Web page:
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Container-aided integrative QTL and RNA-seq analysis of Collaborative Cross mice supports distinct sex-oriented molecular modes of response in obesity

  • Binenbaum, Ilona1, 2
  • Atamni, Hanifa Abu-Toamih3
  • Fotakis, Georgios4, 5
  • Kontogianni, Georgia6
  • Koutsandreas, Theodoros5, 6
  • Pilalis, Eleftherios5, 6
  • Mott, Richard7
  • Himmelbauer, Heinz8, 9
  • Iraqi, Fuad A.3
  • Chatziioannou, Aristotelis A.5, 6
  • 1 National and Kapodistrian University of Athens, Athens, Greece , Athens (Greece)
  • 2 University of Patras, Patras, Greece , Patras (Greece)
  • 3 Tel-Aviv University, Tel-Aviv, Israel , Tel-Aviv (Israel)
  • 4 Medical University of Innsbruck, Innsbruck, Austria , Innsbruck (Austria)
  • 5 e-NIOS PC, Kallithea, Athens, Greece , Athens (Greece)
  • 6 Center of Systems Biology, Biomedical Research Foundation of the Academy of Athens, Athens, Greece , Athens (Greece)
  • 7 University College of London, London, UK , London (United Kingdom)
  • 8 Institute of Computational Biology, Department of Biotechnology, University of Life Sciences and Natural Resources, Vienna (BOKU), Vienna, Austria , Vienna (Austria)
  • 9 Centre for Genomic Regulation (CRG), Barcelona, Spain , Barcelona (Spain)
Published Article
BMC Genomics
Springer (Biomed Central Ltd.)
Publication Date
Nov 03, 2020
DOI: 10.1186/s12864-020-07173-x
Springer Nature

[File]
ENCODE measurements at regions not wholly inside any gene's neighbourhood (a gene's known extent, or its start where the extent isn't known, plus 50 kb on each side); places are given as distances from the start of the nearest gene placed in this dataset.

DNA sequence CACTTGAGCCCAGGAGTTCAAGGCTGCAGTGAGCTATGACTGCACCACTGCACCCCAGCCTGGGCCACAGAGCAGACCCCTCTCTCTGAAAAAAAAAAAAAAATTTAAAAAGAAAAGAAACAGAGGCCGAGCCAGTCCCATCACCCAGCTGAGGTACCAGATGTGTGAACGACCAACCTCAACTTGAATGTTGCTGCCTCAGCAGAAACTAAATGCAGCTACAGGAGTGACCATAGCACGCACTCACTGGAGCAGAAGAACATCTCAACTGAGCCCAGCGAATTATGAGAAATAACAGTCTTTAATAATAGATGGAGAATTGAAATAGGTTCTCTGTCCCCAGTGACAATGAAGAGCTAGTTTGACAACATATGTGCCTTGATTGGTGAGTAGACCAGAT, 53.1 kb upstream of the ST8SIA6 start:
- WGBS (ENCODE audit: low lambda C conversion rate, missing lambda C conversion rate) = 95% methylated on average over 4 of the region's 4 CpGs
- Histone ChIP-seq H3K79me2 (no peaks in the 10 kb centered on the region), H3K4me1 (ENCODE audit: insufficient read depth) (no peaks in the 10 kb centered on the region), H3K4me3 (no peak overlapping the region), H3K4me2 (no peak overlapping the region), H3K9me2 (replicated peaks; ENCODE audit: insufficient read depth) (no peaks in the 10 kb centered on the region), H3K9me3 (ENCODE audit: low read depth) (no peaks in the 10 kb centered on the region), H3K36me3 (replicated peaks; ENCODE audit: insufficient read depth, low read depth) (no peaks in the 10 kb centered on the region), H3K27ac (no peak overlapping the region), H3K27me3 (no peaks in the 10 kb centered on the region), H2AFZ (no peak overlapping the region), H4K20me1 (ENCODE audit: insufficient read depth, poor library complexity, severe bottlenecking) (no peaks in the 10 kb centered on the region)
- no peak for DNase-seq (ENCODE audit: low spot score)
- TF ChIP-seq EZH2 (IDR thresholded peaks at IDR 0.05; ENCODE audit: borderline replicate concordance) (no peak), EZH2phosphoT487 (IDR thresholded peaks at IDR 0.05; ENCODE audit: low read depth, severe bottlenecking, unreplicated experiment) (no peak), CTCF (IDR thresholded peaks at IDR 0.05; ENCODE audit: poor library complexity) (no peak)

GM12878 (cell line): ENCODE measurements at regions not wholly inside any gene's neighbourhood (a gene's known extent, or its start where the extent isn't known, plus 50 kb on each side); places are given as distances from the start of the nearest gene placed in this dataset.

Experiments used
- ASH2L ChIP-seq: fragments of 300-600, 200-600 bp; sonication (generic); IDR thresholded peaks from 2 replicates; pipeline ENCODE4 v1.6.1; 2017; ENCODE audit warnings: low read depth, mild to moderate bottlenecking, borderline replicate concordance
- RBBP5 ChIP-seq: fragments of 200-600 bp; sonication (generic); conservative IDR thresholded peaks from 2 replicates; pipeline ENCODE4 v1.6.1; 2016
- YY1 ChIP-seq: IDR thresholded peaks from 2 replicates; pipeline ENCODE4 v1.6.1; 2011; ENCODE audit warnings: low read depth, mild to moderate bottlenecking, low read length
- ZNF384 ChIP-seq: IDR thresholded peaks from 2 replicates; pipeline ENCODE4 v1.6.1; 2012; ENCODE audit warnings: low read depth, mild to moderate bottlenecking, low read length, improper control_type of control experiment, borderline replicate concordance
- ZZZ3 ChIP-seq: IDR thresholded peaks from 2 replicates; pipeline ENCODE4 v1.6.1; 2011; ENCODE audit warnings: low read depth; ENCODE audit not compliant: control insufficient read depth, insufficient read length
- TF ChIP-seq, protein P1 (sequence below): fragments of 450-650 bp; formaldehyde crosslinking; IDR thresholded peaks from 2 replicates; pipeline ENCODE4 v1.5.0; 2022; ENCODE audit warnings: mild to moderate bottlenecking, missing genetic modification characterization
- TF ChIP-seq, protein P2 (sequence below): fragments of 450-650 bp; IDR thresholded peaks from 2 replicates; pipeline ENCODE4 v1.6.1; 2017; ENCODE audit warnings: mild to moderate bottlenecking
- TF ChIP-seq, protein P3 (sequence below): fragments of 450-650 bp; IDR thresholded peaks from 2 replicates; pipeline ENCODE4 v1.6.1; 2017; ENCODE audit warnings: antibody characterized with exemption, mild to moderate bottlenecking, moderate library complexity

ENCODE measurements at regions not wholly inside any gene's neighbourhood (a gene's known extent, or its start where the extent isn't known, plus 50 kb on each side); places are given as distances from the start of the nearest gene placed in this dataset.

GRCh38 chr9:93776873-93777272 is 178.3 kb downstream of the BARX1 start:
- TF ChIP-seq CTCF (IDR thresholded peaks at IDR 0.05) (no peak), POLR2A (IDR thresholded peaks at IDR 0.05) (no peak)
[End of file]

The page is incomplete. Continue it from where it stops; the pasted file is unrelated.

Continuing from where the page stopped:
BackgroundThe Collaborative Cross (CC) mouse population is a valuable resource to study the genetic basis of complex traits, such as obesity. Although the development of obesity is influenced by environmental factors, underlying genetic mechanisms play a crucial role in the response to these factors. The interplay between the genetic background and the gene expression pattern can provide further insight into this response, but we lack robust and easily reproducible workflows to integrate genomic and transcriptomic information in the CC mouse population.ResultsWe established an automated and reproducible integrative workflow to analyse complex traits in the CC mouse genetic reference panel at the genomic and transcriptomic levels. We implemented the analytical workflow to assess the underlying genetic mechanisms of host susceptibility to diet induced obesity and integrated these results with diet induced changes in the hepatic gene expression of susceptible and resistant mice. Hepatic gene expression differs significantly between obese and non-obese mice, with a significant sex effect, where male and female mice exhibit different responses and coping mechanisms.ConclusionIntegration of the data showed that different genes but similar pathways are involved in the genetic susceptibility and disturbed in diet induced obesity. Genetic mechanisms underlying susceptibility to high-fat diet induced obesity are different in female and male mice. The clear distinction we observed in the systemic response to the high-fat diet challenge and to obesity between male and female mice points to the need for further research into distinct sex-related mechanisms in metabolic disease.

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